writing techniques tagged posts

Critique Technique, part 14: Out-of-Character Behavior

Comedy has been defined as “ordinary people in extraordinary situations, or extraordinary people in ordinary situations.” But what if the piece you’re critiquing isn’t comedy—or isn’t meant to be comedy? When a character you’ve come to know suddenly acts in a way that makes you stop, scratch your head, and say “huh?”, maybe there’s a problem.

Maybe. That’s an important word. What does the story’s context tell you about this new behavior? If Alice suddenly starts screaming, which she’s never done before, but it’s because the car she’s riding in just went off a cliff, that’s reasonable...

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Critique Technique Table of Contents

Here’s a Table of Contents of all of the Critique Technique posts to make it easier to go directly to the post you want to read.

Introductory Posts

Part 1: Critique, Technique, and Procedure

Part 2: Series Overview

Reader Response

Part 3: How Do You Feel?

Part 4: Authorial Intentions and Tracking Your Own Responses

Beginnings and Endings

Part 5: Weak or Missing Hook

Part 6: The Wrong Beginning Updated!

Part 7: Scene and Chapter Endings Updated!

Part 8: Story Endings Updated!

Characterization

Part 9: Characters and Conflict Updated!

Part 10: Poor Characterization Updated!

Part 11: Lack of Character Development Updated!

Part 12: Showing and Telling in Character Development Updated!

Part 13: Timing the Reveal Updated!

Part 14: Out-of-Character Behavior Updated!

Part 15: Unclear Character Goa...

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Fatigue, A Stalled Book, and Art in the House

Oy veh. What a week the last few weeks have been. Stress levels haven’t been just through the roof, they’ve been somewhere out beyond the orbit of the Moon, so my body’s said, “OK, I’ve had enough of this fun.” Welcome to knock-you-flat-on-your-back fatigue. To quote the lyrics from the ’70’s rock band Spirit, “It’s nature’s way of telling you something’s wrong.” Boy, howdy.

That Stalled Book

I’d like to blame it all on the draft of book #3. Progress has come to a screeching, grinding halt. I shouldn’t be surprised: I knew, even as I was writing the second draft, that there were significant problems. Then my writers’ group found what they found, and my own read-through and analysis found even more.

OK, fine. I’ll interview my characters. That’s a technique that’s helped before...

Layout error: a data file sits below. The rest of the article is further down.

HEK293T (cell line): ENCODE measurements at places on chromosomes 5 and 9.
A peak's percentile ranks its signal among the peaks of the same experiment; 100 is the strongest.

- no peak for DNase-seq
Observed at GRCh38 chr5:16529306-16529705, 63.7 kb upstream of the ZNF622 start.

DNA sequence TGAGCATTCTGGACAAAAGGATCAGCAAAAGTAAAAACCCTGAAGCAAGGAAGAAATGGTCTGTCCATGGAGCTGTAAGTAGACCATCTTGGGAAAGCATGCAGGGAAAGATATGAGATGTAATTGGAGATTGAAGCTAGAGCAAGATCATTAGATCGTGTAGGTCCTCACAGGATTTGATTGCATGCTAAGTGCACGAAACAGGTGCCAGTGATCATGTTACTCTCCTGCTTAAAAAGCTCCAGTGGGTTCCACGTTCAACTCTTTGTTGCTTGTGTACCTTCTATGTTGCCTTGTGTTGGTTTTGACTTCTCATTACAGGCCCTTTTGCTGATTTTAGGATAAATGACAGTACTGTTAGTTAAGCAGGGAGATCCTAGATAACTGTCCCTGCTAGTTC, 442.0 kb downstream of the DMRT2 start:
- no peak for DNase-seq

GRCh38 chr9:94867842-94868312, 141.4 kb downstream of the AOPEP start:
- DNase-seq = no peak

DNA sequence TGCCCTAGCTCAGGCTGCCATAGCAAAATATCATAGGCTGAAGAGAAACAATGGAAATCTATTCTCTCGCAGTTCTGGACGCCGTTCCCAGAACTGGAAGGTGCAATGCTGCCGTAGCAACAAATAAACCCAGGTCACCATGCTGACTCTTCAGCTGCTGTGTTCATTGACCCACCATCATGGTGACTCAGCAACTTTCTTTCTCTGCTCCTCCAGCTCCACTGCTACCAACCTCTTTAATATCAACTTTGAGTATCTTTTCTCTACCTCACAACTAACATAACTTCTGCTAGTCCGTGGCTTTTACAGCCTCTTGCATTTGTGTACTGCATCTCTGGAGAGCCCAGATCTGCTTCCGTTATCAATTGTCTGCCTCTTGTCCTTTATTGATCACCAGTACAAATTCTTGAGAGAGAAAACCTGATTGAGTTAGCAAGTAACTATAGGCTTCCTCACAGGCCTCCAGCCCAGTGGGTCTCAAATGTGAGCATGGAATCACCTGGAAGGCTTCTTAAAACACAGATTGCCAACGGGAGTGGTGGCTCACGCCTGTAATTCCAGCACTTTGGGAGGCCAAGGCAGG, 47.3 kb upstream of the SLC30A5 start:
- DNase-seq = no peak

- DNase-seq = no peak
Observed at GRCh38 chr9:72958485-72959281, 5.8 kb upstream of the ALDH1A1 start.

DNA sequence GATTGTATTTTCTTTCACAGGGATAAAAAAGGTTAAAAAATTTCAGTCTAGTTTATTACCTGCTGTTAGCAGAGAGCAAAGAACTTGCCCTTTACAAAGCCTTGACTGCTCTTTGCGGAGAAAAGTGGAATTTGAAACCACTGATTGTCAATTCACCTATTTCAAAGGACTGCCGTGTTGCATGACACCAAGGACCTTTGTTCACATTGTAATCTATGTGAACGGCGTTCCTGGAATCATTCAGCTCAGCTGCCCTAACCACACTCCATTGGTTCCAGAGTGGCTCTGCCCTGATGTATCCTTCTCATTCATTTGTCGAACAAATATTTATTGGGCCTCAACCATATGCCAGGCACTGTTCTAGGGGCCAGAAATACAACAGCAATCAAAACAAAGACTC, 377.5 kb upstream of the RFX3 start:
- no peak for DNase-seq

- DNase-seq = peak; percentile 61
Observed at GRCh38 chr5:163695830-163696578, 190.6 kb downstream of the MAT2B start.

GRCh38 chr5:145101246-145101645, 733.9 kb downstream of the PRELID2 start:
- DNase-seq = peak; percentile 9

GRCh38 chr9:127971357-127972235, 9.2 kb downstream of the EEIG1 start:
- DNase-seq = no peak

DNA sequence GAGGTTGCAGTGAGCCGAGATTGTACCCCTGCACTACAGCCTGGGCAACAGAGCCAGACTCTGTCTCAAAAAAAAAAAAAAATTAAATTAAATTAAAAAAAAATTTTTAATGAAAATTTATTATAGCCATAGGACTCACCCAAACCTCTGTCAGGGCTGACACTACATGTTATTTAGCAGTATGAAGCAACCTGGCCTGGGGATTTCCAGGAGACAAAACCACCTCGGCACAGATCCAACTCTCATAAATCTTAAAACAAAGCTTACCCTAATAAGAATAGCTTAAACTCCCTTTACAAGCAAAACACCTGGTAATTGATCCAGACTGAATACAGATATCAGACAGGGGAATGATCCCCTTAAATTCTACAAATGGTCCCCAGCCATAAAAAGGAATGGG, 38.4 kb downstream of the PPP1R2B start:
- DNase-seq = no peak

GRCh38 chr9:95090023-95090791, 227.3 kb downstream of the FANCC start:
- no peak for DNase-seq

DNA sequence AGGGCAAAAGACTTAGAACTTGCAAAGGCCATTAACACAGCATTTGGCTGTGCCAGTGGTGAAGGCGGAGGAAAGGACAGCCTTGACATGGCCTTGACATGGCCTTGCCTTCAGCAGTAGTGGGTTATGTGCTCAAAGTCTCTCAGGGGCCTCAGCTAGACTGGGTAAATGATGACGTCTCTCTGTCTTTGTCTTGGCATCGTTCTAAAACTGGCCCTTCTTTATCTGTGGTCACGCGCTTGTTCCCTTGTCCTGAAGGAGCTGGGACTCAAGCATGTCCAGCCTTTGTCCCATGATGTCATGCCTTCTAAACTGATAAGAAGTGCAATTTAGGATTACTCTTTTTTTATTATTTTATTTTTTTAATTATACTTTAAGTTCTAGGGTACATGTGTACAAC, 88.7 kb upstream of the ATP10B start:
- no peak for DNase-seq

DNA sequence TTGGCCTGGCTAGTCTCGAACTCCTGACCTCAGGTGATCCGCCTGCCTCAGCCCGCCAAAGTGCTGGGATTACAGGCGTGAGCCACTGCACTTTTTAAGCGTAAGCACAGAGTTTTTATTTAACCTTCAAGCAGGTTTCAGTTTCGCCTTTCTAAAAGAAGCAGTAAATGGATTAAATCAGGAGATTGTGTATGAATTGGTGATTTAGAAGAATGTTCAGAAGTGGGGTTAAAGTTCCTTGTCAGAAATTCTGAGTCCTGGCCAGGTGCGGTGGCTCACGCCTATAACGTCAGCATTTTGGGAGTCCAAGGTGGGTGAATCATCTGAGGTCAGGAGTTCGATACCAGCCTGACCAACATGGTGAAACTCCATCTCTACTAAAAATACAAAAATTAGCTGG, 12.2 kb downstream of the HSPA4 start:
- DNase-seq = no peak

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Book 3, Starting Draft 2

One of the things writer Anne Lamott is famous for is her advice, “Give yourself permission to write a shitty first draft.” To me that’s a kind of liberation theology for writers, but that’s a subject for another time. Today I’m going to continue to pull back the curtain on my writing process, at least as it relates to getting all the scenes in order for the second draft of this book.

So: “Give yourself permission….” Done.

“Write a shitty first draft.” Done.

OK, maybe “shitty” is a relative term, but while my read-through of the first draft got a “not bad” rating, as I wrote last time there were problems with the timeline, that is, the sequence of events in the plot. Timeline is especially critical for this book for two reasons.

  • One, it needs to end at a certain time of year in order to t...
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Critique Technique, Part 8: Story Endings

To quote from Ogden Nash’s puckish poetry accompanying Camille Saint-Saëns’ Carnival of the Animals, “Now we reach the grand finale / Animale Carnivale….”

The story you’ve been reviewing has reached and passed its climax, its moment of greatest tension and conflict. The good guys have won… or not. The protagonist has survived, achieved whatever she set out to achieve (or maybe something different), or gained some new understanding… or not. Now it’s time for the author to tie everything up in a shiny bow, or leather straps, or bands of steel… or not, so you, the reader feel that satisfying sense of completion… or not.

Or not?

Or not. We’ll get to that shortly.

What Makes a ...

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Revision and Self-Editing for Publication Review

Small 3-star rating on dark blue background